Thursday, April 15, 2021

Houston Tax Attorney Indicted for Conspiracy and for Aiding and Assisting (4/15/21; 4/16/21)

I have previously written about the unnamed enabler named in the Smith nonprosecution agreement as Individual B.  See One Big Fish Indicted and Lesser Big Fish Achieves NPA for Cooperation (Federal Tax Crimes Blog 10/16/20), here.  Individual B was subsequently identified as Carlos Kepke in the Brockman discovery as an enabler for Brockman.  Individual B, the Houston Attorney in the Smith NPA, Is Unmasked (Federal Tax Crimes Blog 12/1/20; 12/2/20), here.  Today, DOJ announced that Kepke has been indicted for conspiracy (18 USC 371) and for three years of aiding and assisting (§ 7206(2)) relating to his assistance of Smith.  See press release titled Tax Attorney Indicted for Facilitating Tax Fraud: Helped Private Equity CEO Defraud IRS of Taxes on $225 Million in Capital Gains (4/15/21), here.

Kepke is from Houston.  I have known him since I practiced in a short stint in the 1970s with a law firm in which he was partner and I a senior associate.  He was the person I suspected as Individual B which I inferred from what I learned about his practice when I was with that law firm.

Added 4/16/21 3:30pm:

Kepke's indictment is here.  I have limited points to make because the press release covers most of the interesting ones in the indictment.  I think that the prosecutors could have substantially flowered up the indictment with a lot more juicy facts, but after all a lot of fluff after putting the defendant on notice is often superfluous.

JAT comments:

1.  The conspiracy charged is the defraud conspiracy rather than the offense conspiracy.  I suppose that, on these facts, they could have charged offense conspiracy to violate either or both of § 7201 (evasion) or § 7206(1) (tax perjury) but that would have required additional elements of proof at trial.  Similarly, they could have charged evasion against Kepke directly.  But the charges are perhaps the minimum DOJ Tax felt necessary under all the facts, particularly since the maximum incarceration period on the counts charged is 14 years (5 for conspiracy and 3 each for the 3 counts of aiding and assisting).  Another factor though is that the amount of tax involved over all the years (and not just the charged years) can be included in the Sentencing Guidelines offense level calculation which would likely mean that, if the total tax Smith evaded were the $56.278 million, my rough and ready SG calculation assuming acceptance of responsibility is 70-87 months.  Of course, Kepke won't get that much, considering his age and health.  (Note, on 4/17/18, I corrected the SG calculation because I erroneously based the original calculation (now deleted) on the income rather than the tax.)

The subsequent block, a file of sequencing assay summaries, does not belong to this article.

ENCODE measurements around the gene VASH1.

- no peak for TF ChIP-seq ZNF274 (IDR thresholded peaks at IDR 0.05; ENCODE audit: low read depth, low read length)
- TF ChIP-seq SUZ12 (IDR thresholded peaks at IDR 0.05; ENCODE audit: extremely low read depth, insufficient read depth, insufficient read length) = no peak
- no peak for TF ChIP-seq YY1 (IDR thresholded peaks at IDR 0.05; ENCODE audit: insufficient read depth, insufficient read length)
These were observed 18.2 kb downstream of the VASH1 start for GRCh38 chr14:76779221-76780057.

2.  It is not clear why Kepke's activity in the same pattern for Brockman were not included.  Perhaps the statute of limitations for that activity had closed.  Or, perhaps, Brockman was left out because they had what they needed on the Smith activity, particularly with Smith's cooperation to testify against Kepke.  But then, I think a creative prosecutor might be able to include Brockman tax in the calculation for SG purposes.  And perhaps Kepke's other clients (I suspect that there were some) with the same pattern.  Of course, larding additional tax loss on will not likely affect that actual sentence Kepke.

3,  A thought experiment.  With the substantial whistleblower awards in § 7623(b), those having some information about Kepke's practice could have profited handsomely if they could put some of the pieces together and delivered them to the Whistleblower Office without violating the attorney-client privilege.  With the crime-fraud exception, that might be easier even for some of the players in the adventure.  So, could Kepke have been a whistleblower?  In this regard, § 7623(b)(3) provides:

(3)Reduction in or denial of award
If the Whistleblower Office determines that the claim for an award under paragraph (1) or (2) is brought by an individual who planned and initiated the actions that led to the underpayment of tax or actions described in subsection (a)(2), then the Whistleblower Office may appropriately reduce such award. If such individual is convicted of criminal conduct arising from the role described in the preceding sentence, the Whistleblower Office shall deny any award.

So, logically it seems to me that if Kepke were the source of the information leading to either Brockman or Smith, he would have worked the whistleblower claim through an intermediary appearing as principal on the claim.  Just a thought experiment, and there are several different variations of that thought experiment.

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